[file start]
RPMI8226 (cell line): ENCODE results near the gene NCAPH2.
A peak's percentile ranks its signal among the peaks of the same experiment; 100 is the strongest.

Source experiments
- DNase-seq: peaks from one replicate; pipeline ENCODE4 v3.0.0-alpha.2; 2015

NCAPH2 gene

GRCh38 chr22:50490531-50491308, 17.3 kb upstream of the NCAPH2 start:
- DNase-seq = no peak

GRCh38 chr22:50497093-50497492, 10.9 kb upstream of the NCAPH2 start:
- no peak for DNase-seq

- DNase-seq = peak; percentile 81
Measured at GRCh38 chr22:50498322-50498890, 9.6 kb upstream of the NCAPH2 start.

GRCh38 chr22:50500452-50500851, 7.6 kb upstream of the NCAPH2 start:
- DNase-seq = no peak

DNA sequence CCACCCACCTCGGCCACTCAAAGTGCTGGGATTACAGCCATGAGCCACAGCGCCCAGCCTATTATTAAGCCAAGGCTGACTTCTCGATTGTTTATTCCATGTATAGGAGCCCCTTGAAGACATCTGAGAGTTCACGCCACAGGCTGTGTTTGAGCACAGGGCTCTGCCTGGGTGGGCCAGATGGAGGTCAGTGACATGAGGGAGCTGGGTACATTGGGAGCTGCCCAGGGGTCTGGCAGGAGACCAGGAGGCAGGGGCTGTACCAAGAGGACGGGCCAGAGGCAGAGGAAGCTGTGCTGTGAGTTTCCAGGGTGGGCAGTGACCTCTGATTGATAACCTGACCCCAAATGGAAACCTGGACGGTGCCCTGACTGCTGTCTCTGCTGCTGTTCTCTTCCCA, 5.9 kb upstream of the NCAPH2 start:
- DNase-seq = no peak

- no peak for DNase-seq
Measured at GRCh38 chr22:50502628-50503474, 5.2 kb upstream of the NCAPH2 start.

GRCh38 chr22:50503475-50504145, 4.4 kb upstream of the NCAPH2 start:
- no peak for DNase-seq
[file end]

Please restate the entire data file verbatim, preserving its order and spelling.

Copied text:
RPMI8226 (cell line): ENCODE results near the gene NCAPH2.
A peak's percentile ranks its signal among the peaks of the same experiment; 100 is the strongest.

Source experiments
- DNase-seq: peaks from one replicate; pipeline ENCODE4 v3.0.0-alpha.2; 2015

NCAPH2 gene

GRCh38 chr22:50490531-50491308, 17.3 kb upstream of the NCAPH2 start:
- DNase-seq = no peak

GRCh38 chr22:50497093-50497492, 10.9 kb upstream of the NCAPH2 start:
- no peak for DNase-seq

- DNase-seq = peak; percentile 81
Measured at GRCh38 chr22:50498322-50498890, 9.6 kb upstream of the NCAPH2 start.

GRCh38 chr22:50500452-50500851, 7.6 kb upstream of the NCAPH2 start:
- DNase-seq = no peak

DNA sequence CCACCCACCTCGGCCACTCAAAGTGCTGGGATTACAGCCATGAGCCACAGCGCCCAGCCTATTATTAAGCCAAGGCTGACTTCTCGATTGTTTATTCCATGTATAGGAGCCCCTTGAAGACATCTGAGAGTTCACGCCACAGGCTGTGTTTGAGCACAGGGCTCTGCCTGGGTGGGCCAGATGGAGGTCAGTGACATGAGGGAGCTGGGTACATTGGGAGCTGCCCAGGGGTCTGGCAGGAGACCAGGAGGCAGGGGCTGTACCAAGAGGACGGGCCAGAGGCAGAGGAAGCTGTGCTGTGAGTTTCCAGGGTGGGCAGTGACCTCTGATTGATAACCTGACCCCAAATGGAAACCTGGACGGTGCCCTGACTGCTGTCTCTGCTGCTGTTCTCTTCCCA, 5.9 kb upstream of the NCAPH2 start:
- DNase-seq = no peak

- no peak for DNase-seq
Measured at GRCh38 chr22:50502628-50503474, 5.2 kb upstream of the NCAPH2 start.

GRCh38 chr22:50503475-50504145, 4.4 kb upstream of the NCAPH2 start:
- no peak for DNase-seq